6. Dublin Castle
The castle that was built as the seat for British rulers of Ireland was handed over to the Provisional Government of independent Ireland in 1922. It now serves for presidential inaugurations and official events, but on regular days stays open for visitors. Although many writers throughout centuries have praised the Castle’s mighty fortifications and security, in 1907 somebody nicked the Irish Crown Jewels from the tower and vanished without a trace like a real champ.
Dublin Castle is far from being the coolest castle in Ireland, and Howth castle, just outside Dublin, offers better scenery and more pleasant walking – if you have the time, of course.
7. Have a bite and a pint at Darkey Kelly’s (Fishamble Street, Christchurch, Dublin 2). Here, you are guaranteed to catch live music as early as 7:30 PM, mainly the traditional diddly-diddly that everybody comes to Ireland for. The bar and restaurant is proudly named after Ireland’s first female brothel-keeper and perhaps serial killer who was burned at the stake for witchcraft. Now, do you want to have a look at the menu?
8. Walk across the Ha’Penny Bridge (also called Liffey Bridge) and watch the water of the river Liffey underneath your feet. You get to enjoy this walk and view for free, but between 1816 and 1919 there were turnstiles and a fee to cross from one side of the river to the other. You guessed it right, a halfpenny is what Dubliners used to pay to use this engineering wonder that replaced old decrepit river ferries that used to operate across Liffey before the construction of the bridge.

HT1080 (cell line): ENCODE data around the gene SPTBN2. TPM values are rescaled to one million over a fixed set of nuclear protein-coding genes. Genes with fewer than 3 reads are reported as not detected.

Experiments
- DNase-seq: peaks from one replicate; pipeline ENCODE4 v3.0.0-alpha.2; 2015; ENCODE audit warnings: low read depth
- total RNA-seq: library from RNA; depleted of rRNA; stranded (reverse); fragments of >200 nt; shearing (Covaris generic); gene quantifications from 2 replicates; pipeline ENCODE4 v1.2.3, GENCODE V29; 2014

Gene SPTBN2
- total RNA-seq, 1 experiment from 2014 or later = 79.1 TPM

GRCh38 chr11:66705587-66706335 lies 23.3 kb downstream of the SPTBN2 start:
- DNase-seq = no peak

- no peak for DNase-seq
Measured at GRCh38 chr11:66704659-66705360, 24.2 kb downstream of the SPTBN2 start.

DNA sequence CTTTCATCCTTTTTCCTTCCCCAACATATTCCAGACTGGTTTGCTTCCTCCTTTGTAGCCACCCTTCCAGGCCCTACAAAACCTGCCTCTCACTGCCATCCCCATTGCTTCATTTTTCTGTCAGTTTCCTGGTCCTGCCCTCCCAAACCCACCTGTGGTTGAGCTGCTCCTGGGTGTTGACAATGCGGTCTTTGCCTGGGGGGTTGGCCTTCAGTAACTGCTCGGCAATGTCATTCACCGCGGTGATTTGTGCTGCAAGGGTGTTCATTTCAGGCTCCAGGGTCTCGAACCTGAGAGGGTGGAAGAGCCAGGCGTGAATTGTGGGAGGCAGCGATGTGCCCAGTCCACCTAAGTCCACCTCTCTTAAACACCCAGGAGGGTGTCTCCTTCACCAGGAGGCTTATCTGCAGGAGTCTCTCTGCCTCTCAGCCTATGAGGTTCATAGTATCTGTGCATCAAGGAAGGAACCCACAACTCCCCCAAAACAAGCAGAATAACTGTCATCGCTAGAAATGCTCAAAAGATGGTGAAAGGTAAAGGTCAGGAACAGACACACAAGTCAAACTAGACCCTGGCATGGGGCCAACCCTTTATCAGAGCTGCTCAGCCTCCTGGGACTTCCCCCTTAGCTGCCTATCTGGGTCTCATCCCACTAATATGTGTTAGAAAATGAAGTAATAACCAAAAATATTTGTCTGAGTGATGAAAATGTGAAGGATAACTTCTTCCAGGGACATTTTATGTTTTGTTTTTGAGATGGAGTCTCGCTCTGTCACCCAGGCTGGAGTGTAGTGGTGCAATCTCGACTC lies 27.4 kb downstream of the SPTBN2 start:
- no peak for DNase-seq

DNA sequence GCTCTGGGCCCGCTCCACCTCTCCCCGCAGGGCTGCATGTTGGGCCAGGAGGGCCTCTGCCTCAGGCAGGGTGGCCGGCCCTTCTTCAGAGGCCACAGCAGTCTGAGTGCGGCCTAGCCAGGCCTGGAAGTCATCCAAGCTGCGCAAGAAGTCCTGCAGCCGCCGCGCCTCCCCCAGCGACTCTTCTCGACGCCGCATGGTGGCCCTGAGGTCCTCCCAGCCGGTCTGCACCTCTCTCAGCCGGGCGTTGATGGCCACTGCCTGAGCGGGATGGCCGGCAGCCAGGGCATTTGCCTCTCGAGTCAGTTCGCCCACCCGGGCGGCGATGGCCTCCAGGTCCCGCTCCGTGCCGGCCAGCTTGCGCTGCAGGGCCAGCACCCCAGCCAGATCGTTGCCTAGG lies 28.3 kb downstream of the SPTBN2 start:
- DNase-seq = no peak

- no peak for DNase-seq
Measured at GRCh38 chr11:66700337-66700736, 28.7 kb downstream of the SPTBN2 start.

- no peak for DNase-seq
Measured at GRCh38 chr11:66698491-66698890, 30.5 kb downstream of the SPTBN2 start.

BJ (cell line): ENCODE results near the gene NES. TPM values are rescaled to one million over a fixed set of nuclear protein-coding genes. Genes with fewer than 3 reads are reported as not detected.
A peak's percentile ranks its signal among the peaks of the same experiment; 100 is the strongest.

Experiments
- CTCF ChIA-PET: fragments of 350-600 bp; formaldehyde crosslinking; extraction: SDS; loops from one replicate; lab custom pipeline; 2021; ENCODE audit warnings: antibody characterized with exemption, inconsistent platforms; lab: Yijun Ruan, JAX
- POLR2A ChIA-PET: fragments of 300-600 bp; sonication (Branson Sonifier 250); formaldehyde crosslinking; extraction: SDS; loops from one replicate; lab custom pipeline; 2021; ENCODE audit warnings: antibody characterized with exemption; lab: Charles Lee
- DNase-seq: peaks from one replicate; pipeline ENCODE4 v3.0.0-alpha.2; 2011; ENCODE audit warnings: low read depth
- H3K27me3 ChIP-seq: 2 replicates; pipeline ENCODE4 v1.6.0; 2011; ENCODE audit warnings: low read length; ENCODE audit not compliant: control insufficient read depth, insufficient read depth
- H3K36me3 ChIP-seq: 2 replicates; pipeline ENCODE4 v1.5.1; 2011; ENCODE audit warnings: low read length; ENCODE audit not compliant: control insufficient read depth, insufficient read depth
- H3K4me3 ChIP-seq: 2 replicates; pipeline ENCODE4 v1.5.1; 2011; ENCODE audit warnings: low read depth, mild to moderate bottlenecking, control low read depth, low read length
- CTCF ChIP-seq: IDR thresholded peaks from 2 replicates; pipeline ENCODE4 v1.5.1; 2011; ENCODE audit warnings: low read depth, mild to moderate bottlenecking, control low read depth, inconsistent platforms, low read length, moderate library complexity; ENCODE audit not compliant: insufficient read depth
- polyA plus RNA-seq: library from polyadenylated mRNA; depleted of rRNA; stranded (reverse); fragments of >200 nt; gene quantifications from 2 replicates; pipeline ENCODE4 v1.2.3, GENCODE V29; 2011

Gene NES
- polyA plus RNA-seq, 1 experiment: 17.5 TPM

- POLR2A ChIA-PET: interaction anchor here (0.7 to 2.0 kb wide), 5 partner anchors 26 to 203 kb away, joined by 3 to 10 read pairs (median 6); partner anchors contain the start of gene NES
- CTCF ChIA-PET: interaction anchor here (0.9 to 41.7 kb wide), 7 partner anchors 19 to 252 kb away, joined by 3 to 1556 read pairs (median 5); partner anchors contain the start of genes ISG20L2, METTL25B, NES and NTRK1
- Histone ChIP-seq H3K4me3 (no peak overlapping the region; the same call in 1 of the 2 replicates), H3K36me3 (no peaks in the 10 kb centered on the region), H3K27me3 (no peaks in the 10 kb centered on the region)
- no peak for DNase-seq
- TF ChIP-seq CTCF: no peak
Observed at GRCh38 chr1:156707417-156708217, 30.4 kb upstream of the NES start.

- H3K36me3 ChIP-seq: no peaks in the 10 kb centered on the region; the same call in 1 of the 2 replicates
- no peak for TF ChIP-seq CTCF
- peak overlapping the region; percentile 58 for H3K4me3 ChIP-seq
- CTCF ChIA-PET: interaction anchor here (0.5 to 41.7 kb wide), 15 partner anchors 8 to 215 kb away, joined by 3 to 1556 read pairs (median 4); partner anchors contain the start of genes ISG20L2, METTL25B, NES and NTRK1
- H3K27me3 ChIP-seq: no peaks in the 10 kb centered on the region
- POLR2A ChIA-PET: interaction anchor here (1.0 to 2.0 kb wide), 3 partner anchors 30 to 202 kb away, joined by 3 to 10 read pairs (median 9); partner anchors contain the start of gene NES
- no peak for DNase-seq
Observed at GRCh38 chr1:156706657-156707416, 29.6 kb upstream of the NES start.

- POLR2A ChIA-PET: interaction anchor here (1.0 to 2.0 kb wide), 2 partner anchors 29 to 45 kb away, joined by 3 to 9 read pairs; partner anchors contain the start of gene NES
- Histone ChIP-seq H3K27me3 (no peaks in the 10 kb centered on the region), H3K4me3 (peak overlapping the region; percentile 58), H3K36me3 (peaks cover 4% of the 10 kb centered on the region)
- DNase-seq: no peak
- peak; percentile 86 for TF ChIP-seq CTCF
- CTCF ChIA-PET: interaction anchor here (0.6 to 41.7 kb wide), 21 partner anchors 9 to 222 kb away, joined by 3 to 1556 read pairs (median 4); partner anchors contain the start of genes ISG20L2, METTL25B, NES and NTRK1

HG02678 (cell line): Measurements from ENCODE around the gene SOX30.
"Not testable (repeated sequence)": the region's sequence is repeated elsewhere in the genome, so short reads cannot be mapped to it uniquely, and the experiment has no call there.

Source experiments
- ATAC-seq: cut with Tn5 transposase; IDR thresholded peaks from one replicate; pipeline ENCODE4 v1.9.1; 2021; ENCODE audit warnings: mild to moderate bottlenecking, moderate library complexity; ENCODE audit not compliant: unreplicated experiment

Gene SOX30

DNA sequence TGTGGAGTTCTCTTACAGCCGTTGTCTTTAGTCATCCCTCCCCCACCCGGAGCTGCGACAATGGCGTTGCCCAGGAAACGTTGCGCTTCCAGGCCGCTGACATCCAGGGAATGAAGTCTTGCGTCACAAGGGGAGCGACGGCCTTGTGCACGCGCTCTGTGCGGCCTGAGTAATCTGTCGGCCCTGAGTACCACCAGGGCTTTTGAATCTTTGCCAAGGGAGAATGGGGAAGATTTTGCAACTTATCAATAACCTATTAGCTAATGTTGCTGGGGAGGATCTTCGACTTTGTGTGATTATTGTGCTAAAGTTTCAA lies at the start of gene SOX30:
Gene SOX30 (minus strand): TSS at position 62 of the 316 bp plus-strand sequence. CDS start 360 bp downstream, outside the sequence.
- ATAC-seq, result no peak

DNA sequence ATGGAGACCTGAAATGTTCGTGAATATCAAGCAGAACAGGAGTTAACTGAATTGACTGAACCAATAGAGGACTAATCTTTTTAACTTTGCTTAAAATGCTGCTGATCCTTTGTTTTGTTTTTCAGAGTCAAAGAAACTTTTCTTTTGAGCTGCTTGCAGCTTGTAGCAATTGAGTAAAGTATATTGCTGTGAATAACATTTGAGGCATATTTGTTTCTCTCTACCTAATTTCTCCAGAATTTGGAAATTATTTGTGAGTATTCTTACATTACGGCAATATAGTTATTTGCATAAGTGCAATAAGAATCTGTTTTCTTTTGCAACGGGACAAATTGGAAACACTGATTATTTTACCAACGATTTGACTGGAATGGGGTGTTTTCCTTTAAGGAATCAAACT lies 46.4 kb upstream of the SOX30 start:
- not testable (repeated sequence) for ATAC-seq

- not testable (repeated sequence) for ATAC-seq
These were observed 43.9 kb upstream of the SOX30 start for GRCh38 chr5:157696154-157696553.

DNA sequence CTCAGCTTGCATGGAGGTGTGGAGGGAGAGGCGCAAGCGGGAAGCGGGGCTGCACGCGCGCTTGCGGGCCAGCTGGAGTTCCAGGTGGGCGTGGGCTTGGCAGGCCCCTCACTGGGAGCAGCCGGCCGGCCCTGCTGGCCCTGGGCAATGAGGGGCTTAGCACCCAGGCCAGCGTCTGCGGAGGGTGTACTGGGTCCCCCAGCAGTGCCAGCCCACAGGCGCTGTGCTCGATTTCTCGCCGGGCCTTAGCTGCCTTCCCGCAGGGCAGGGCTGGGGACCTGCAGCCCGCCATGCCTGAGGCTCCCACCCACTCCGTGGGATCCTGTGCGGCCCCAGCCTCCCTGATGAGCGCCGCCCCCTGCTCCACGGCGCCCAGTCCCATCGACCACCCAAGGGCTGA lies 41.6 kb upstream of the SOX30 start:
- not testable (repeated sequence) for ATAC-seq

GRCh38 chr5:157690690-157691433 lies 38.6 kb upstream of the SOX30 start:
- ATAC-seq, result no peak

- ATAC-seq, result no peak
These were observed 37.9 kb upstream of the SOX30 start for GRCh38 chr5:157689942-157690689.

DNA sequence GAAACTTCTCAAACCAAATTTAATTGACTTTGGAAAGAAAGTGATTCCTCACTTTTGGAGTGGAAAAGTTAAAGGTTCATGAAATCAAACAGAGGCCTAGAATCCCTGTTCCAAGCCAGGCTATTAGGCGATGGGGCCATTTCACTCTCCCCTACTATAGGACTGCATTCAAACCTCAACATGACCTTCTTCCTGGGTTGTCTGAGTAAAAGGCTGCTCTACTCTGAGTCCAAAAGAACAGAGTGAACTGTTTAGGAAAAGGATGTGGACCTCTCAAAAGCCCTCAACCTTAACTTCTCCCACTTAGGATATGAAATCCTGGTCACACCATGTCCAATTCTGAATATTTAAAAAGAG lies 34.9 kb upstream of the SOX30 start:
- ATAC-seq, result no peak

9. O’Connell’s Street
The General Post Office on O’Connell’s Street was one of the most eventful places in Dublin during the War of Independence, and it still bears scars of the Easter Uprising of 1916. Back then, however, the street looked completely different. Instead of the Spire, the guiding light for all inebriated city newbies in the middle of the night, stood the Nelson’s Pillar, that was eventually blown up by Irish republicans in the 1960s. The Spire was constructed in the early 2000s and immediately caught a few flattering nicknames, including ’The Stiffy on the Liffey’ and ’Stiletto in the Ghetto’. Just around the corner in one of the streets branching off O’Connell’s you will find a statue of James Joyce staring at the sky, better known among the locals as The Prick with the Stick.
10. Dine at Brannigan’s (9 Cathedral Street, Dublin 1) before you leave!
Just off O’Connell’s Street beside St Mary’s Cathedral stands one of the best dining venues in Dublin, Brannigan’s. Named after a local celebrity garda by the current owners, this place has been gathering local stories for the past few centuries: from Ireland’s first and only resident elephant to famous sporting gigs of old times. Today, Brannigan’s is offering not only fantastic carvery lunch but also very encouraging prices.
Trinity College, from the National Library of Ireland archives
On the other hand, if you have a few hours to spare and want to explore some parts of Dublin with extensive storytelling involved, you should probably check out one of our tours!